With the team as his backdrop, Trump spoke to a group made up largely of Patriots fans and a larger-than-normal media contingent. Several veteran White House wags commented that it was the biggest showing of media they ever remembered for such an event.

Trump, hosting a championship team for the first time since ascending to the Oval Office, was effusive with praise of the franchise and the remarkable comeback victory.

“The Patriots are an incredible organization, and this Super Bowl victory was a complete team effort,’’ he said. “That’s the beauty of what they do — they win as a team.’’

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Perhaps thinking back to his own campaign, Trump then took a shot at the nonbelievers.

“With your backs against the wall, and the pundits — good old pundits, boy, they’re wrong a lot, aren’t they?’’ he said to laughter. “Saying you couldn’t do it, the game was over, you pulled off the greatest Super Bowl comeback of all time, one of the greatest comebacks of all time — but the greatest Super Bowl comeback of all time.

“And that was just special. I think I looked at odds and they gave you less than one-half of 1 percent of winning the game.’’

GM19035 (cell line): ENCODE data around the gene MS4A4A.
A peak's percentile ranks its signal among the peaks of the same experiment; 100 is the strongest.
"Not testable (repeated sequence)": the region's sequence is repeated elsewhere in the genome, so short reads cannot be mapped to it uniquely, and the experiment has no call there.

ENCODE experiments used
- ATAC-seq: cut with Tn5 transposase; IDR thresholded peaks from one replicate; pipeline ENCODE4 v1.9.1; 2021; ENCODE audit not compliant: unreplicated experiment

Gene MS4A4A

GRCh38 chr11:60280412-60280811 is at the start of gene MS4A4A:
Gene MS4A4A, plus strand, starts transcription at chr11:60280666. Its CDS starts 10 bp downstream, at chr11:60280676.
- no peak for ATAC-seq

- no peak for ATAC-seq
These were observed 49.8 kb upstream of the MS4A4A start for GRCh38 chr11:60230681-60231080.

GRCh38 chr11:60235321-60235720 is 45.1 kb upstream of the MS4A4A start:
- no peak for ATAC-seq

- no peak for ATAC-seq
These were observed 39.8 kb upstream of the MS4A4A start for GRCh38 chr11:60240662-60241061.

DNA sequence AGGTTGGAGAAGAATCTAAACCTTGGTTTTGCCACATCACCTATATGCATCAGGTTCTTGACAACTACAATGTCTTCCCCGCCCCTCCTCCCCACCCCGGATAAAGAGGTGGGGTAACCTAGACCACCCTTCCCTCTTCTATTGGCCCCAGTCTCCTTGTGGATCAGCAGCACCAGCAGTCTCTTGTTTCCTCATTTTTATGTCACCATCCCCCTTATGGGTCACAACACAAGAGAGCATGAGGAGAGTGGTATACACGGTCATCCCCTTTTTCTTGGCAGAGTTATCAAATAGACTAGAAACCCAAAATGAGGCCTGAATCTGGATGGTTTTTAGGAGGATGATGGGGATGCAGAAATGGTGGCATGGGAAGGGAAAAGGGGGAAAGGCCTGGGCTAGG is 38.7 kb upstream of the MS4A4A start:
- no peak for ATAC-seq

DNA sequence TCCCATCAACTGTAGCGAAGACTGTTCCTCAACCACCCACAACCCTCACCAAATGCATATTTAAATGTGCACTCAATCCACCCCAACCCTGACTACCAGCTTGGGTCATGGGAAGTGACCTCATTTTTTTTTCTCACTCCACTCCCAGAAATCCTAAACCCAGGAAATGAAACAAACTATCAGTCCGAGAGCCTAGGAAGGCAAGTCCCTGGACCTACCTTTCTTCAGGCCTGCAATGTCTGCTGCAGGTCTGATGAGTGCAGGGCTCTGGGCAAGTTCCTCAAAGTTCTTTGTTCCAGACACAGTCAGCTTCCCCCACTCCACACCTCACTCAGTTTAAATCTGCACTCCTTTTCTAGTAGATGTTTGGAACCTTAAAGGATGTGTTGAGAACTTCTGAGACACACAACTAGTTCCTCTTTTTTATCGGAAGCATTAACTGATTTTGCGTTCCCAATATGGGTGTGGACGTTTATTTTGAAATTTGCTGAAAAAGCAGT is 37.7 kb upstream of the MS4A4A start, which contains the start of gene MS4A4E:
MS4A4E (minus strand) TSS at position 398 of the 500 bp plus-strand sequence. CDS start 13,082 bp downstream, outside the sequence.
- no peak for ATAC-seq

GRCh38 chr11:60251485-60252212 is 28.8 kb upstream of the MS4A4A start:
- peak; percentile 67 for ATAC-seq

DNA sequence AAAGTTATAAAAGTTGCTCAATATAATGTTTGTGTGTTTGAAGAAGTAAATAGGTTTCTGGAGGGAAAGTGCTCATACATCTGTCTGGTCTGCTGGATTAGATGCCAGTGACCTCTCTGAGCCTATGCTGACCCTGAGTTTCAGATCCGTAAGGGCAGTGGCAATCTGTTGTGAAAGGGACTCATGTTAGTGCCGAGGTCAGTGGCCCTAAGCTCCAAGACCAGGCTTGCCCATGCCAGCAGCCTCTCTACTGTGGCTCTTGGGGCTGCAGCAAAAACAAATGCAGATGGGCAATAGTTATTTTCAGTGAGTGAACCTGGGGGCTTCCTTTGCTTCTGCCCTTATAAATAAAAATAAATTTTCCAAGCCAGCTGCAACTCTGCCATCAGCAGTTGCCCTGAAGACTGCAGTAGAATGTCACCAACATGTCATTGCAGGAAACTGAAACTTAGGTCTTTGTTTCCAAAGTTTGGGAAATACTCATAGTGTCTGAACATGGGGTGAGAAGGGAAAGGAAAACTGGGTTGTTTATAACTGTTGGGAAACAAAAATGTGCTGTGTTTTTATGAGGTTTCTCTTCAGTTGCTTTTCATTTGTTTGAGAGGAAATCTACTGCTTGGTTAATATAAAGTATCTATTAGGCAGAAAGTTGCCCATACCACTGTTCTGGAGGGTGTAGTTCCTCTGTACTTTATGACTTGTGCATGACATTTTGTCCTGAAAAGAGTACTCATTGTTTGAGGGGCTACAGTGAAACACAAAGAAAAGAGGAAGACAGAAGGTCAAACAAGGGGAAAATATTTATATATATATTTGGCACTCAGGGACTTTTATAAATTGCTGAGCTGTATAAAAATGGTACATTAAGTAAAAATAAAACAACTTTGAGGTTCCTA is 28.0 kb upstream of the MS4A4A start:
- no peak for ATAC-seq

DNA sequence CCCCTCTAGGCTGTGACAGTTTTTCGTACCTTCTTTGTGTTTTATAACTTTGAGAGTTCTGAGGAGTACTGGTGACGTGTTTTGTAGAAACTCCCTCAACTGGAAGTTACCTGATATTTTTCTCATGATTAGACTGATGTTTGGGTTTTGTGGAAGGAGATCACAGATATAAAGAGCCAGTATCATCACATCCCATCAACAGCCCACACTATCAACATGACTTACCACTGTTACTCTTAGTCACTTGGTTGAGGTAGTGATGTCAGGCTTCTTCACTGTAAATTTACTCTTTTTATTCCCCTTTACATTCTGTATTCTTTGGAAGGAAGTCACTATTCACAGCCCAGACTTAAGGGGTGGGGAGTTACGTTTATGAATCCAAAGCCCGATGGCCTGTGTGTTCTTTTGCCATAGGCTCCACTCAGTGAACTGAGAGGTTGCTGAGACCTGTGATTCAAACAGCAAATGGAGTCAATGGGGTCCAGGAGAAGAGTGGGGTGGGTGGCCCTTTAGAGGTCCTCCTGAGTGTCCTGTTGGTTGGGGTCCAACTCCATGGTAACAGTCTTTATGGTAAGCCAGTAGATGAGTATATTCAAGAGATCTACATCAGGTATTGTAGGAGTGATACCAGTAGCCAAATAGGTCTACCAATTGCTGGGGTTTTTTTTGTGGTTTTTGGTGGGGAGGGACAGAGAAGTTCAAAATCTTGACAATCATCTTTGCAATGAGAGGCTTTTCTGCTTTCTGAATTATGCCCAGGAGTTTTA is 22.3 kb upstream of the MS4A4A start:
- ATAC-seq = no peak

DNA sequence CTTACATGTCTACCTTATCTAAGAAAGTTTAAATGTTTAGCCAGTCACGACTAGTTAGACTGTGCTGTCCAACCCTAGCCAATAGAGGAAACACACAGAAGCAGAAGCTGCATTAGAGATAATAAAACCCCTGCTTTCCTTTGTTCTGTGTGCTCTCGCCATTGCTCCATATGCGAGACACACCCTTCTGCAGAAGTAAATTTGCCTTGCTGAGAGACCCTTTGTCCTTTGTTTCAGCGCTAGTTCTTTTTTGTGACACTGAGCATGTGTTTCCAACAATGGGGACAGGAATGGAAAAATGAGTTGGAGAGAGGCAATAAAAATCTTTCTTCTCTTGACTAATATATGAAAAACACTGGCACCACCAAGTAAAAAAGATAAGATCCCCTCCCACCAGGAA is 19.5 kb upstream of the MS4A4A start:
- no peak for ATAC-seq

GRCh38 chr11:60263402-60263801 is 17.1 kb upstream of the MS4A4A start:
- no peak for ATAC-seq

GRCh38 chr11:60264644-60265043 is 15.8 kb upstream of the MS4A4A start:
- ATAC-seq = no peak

Trump also praised Kraft and Belichick, repeating several times that he has been a longtime friend of the owner and mentioning the letter of support the coach wrote him before the New Hampshire primary.

Kraft thanked Trump and also drew parallels between the Super Bowl comeback and the president’s victory.

“This year’s championship was achieved after falling behind by 25 points — a deficit so great that in the 97-year history of the NFL, over 20,000 games, that deficit had only been overcome seven times,’’ said Kraft.

“In that same year, a very good friend of mine for over 25 years, a man who is mentally tough and hard-working as anybody I know, launched a campaign for the presidency against 16 career politicians, facing odds almost as long as we faced in the fourth quarter. He persevered to become the 45th president of the United States.’’

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Kraft and Belichick presented Trump with a white Patriots jersey with the No. 45 and a Super Bowl helmet.

Trump said Mitchell “handled the pressure of the Super Bowl like an absolute true veteran,” and the rookie was blown away by the shout-out.

“It almost brought me to tears,’’ he said. “As a child growing up, I would have never thought a president would’ve said my name by any means. But it’s just a representation of hard work that the team put in. I was just lucky enough to be a part of it.’’

Tight end Rob Gronkowski, normally the life of every party, was subdued during the ceremony but did steal the show earlier in the day, crashing the briefing by White House press secretary Sean Spicer.

“Sean, you need some help?’’ Gronkowski said.

A surprised Spicer, a noted Patriots fan, responded, “I think I got this, but thank you.’’

“You sure?’’ said the tight end.

“Maybe,’’ said Spicer. “All right, thanks man. See you in a minute.’’


Jim McBride can be reached at james.mcbride@globe.com